I am the grill master of our house. However, if the weather is particularly nasty, I will try to send my husband out to cook, but inevitably I will be beckoned to see if the food is done. It seems that I have the magic touch. Well, total disclosure here; I spent the summer between my first and second year of cooking school working in a restaurant as the grill chef.
The restaurant had a huge stone barbecue on their patio. They stored the charcoal for the barbecue in 50-pound bags on the roof of a shed at the back of the patio. I had to climb a ladder at the side of the shed and toss down the sacs of charcoal. My nickname that summer was Cinderella as my face was always covered with charcoal streaks. In addition to cooking the proteins, I also had to prepare pan sauces on the grill. That required a deft hand in moving the charcoal around to create hot and cool spots on the grill. I burned more than my fair share of pans the first few weeks, but eventually I got the hang of it. By the end of that summer I was fairly proficient in determining when a burger was done, when a strip steak was cooked to medium rare and when halibut was just cooked through to perfection.
These days I cook on a gas grill, and rely more often than not, on an instant read thermometer. They are basically idiot proof and they guarantee perfect results almost every time. This one is expensive but works very well.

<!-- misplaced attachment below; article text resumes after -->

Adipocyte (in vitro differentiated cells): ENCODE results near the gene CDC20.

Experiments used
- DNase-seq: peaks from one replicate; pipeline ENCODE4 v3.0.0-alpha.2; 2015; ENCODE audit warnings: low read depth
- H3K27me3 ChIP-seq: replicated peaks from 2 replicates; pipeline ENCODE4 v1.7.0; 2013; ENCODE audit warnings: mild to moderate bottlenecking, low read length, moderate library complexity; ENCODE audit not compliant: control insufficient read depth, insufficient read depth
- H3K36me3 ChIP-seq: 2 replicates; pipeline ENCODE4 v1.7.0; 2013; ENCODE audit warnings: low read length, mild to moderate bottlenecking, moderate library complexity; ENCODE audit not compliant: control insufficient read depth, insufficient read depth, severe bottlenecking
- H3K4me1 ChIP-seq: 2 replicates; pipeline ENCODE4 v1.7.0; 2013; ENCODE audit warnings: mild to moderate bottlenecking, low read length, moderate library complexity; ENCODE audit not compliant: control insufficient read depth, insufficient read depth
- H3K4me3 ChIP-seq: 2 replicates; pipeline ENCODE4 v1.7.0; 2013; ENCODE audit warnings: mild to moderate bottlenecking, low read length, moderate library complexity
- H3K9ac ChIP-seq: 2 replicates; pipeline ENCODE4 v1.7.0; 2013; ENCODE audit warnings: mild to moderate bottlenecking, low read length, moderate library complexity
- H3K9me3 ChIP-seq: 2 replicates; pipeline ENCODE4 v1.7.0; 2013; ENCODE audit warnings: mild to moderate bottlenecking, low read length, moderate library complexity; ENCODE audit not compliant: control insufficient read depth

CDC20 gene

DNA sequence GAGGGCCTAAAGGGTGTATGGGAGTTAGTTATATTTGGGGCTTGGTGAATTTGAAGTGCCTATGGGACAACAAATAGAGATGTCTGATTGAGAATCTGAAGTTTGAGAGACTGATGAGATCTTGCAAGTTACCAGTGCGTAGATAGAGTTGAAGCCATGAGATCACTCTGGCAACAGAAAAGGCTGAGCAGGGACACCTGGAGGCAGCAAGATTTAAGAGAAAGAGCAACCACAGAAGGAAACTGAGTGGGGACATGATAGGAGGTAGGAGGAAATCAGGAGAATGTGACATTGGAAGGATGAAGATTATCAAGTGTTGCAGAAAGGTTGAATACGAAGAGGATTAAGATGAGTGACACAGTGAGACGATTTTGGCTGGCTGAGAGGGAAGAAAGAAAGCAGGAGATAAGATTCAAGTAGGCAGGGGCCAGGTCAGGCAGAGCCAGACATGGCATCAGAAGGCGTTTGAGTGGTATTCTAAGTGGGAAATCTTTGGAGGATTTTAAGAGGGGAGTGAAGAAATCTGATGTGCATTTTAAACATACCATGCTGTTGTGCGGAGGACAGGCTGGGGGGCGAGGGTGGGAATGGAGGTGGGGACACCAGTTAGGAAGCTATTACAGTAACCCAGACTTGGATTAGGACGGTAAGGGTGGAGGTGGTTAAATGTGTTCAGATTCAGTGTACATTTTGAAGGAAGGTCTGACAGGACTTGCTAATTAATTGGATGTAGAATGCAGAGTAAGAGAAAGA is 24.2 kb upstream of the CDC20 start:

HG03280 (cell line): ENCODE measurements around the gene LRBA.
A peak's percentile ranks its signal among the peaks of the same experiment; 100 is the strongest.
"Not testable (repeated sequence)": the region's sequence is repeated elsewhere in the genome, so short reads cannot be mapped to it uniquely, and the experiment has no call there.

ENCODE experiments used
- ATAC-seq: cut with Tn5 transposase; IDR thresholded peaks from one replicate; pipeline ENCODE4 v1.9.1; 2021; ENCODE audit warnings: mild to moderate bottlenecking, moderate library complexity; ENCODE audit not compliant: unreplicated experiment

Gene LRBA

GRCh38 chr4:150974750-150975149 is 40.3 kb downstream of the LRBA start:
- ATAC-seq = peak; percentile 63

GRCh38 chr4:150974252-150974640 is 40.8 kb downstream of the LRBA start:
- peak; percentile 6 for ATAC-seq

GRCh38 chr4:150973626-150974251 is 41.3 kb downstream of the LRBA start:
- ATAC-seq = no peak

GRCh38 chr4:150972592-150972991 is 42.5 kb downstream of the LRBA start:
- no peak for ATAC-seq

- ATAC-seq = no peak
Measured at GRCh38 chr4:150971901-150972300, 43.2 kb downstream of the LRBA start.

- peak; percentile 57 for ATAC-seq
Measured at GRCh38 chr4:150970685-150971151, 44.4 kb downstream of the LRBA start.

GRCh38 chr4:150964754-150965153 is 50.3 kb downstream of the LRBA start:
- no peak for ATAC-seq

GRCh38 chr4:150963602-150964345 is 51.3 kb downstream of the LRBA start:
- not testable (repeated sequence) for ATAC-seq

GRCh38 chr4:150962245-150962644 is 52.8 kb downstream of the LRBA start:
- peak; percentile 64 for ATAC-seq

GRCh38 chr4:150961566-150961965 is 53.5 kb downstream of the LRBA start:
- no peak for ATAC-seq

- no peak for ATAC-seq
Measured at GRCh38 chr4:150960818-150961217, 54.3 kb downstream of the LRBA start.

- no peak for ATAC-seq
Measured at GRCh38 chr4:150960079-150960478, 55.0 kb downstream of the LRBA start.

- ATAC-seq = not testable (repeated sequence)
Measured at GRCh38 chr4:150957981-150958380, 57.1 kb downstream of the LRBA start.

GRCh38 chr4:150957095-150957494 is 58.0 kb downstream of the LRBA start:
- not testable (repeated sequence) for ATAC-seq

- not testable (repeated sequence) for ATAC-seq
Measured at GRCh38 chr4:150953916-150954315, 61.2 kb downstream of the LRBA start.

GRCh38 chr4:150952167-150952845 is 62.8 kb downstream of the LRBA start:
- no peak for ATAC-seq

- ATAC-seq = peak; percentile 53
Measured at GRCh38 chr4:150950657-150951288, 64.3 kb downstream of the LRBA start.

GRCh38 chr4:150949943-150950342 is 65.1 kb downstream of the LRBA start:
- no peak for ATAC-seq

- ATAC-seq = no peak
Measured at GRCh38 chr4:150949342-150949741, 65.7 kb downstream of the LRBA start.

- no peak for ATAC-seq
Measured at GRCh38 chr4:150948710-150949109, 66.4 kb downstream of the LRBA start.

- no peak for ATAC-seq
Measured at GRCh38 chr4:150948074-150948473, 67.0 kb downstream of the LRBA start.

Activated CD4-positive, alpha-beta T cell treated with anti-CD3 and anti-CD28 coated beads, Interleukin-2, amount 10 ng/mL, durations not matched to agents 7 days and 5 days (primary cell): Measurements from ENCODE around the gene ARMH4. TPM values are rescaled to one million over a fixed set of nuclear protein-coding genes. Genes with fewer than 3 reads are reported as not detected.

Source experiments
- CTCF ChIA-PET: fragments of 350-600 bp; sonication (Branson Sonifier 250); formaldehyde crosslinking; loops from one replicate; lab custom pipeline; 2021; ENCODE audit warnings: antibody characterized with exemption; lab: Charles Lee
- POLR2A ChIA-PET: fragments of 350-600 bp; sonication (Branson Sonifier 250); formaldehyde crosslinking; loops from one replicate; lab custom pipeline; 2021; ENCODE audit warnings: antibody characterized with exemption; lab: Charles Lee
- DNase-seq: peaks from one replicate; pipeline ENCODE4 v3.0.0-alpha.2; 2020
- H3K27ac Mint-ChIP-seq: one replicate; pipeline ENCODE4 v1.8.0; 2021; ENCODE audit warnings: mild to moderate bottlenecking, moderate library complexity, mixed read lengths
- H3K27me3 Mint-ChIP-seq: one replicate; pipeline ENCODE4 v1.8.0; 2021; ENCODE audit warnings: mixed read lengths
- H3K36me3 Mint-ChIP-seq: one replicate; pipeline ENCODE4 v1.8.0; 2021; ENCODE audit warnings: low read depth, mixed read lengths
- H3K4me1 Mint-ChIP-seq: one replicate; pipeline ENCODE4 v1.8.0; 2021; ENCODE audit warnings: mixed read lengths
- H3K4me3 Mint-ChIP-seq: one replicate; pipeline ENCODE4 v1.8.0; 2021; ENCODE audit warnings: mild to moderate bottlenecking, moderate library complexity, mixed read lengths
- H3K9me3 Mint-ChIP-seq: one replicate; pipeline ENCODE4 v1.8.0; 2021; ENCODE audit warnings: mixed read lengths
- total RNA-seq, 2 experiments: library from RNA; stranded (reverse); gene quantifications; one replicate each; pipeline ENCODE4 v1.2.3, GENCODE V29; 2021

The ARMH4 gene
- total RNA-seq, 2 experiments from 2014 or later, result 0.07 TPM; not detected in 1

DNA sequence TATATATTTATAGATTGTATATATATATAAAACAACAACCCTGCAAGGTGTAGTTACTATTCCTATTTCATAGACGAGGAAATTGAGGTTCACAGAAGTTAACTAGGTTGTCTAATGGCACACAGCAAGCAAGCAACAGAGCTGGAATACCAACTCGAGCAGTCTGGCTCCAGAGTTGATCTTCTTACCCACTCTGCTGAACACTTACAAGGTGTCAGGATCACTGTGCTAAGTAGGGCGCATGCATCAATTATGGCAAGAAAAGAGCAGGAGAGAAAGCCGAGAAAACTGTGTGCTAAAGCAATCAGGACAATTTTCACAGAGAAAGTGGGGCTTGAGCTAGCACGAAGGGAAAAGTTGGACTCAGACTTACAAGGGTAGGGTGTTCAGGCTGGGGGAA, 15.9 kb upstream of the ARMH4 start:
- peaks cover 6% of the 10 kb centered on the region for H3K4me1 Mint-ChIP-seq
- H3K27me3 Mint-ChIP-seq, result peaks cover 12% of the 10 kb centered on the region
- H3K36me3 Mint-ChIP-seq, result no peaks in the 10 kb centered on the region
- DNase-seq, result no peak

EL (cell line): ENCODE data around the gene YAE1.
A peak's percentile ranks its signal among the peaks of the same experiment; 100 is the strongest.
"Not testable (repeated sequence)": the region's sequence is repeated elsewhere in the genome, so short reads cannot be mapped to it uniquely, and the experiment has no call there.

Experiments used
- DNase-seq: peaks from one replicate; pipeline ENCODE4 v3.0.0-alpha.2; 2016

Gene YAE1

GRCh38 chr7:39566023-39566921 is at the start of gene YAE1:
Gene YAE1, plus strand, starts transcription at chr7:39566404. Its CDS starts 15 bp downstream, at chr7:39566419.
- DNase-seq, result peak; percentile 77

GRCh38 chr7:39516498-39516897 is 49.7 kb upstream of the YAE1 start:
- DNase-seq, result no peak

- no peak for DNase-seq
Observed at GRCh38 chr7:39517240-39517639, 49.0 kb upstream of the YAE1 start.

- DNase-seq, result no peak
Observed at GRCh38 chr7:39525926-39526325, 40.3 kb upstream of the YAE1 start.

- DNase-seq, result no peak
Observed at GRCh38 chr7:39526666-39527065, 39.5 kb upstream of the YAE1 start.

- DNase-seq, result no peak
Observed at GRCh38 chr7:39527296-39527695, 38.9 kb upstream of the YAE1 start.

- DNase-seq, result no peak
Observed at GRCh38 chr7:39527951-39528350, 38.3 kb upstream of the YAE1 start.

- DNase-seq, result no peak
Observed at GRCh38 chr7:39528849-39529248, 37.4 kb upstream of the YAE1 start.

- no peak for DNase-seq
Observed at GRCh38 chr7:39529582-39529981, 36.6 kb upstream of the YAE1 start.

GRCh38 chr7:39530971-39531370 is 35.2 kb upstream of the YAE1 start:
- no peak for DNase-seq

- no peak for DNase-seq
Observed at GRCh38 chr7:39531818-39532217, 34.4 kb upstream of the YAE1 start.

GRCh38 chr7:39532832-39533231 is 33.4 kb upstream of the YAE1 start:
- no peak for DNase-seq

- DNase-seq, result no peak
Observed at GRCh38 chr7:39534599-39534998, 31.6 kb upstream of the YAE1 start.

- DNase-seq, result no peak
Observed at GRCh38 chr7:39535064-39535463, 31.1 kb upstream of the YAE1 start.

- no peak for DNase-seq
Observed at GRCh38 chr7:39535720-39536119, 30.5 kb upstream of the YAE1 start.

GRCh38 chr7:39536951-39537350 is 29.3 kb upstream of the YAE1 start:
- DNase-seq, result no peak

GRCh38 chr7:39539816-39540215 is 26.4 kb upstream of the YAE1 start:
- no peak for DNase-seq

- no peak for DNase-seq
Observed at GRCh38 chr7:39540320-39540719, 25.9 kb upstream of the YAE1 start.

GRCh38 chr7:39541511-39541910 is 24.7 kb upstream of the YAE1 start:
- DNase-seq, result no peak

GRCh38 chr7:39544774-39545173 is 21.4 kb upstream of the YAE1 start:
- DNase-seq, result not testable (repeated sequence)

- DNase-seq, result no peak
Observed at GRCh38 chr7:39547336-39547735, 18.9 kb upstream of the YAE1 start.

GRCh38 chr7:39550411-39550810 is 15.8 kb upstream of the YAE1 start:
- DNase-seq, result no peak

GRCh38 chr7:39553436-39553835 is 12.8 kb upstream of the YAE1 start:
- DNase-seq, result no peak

This recipe for Grilled Chicken Skewers with Ginger Coconut, sauce hails from Chris Schlesinger and John Willoughby’s brilliant book, “License to Grill.” Although this book was written over 17 years ago, it still feels fresh and relevant. I have been making this recipe for many years and never tire of it. The original recipe calls for boneless skinless chicken breasts, but I recommend using boneless skinless thighs.
I must admit that I get mildly annoyed when people tell me they only use boneless skinless chicken breasts. Not quite as annoyed as when people tell me they never use salt in their cooking, but I won’t get started on that one right now. I always use boneless skinless thighs and serve it to guests who say they don’t like dark meat. They don’t even realize they are eating thighs and they always ask me how I keep my chicken so moist. Thighs are a no-brainer. They are next to impossible to overcook because of their higher fat (and therefore flavour) content.
The velvety coconut-ginger sauce enrobes the chicken and the ginger, jalapeño and lime add a seductive little flavour zing. The “shake” topping, crafted from peanuts, sesame seeds, cumin and red pepper flakes adds crunch and packs a welcome buzz of heat.If you are using wooden bamboo skewers, be sure to soak them for about an hour before skewering the meat, so that they do not burn. This recipe is also quite delicious when you substitute tofu for the chicken (or so I have been told by my vegetarian daughter!)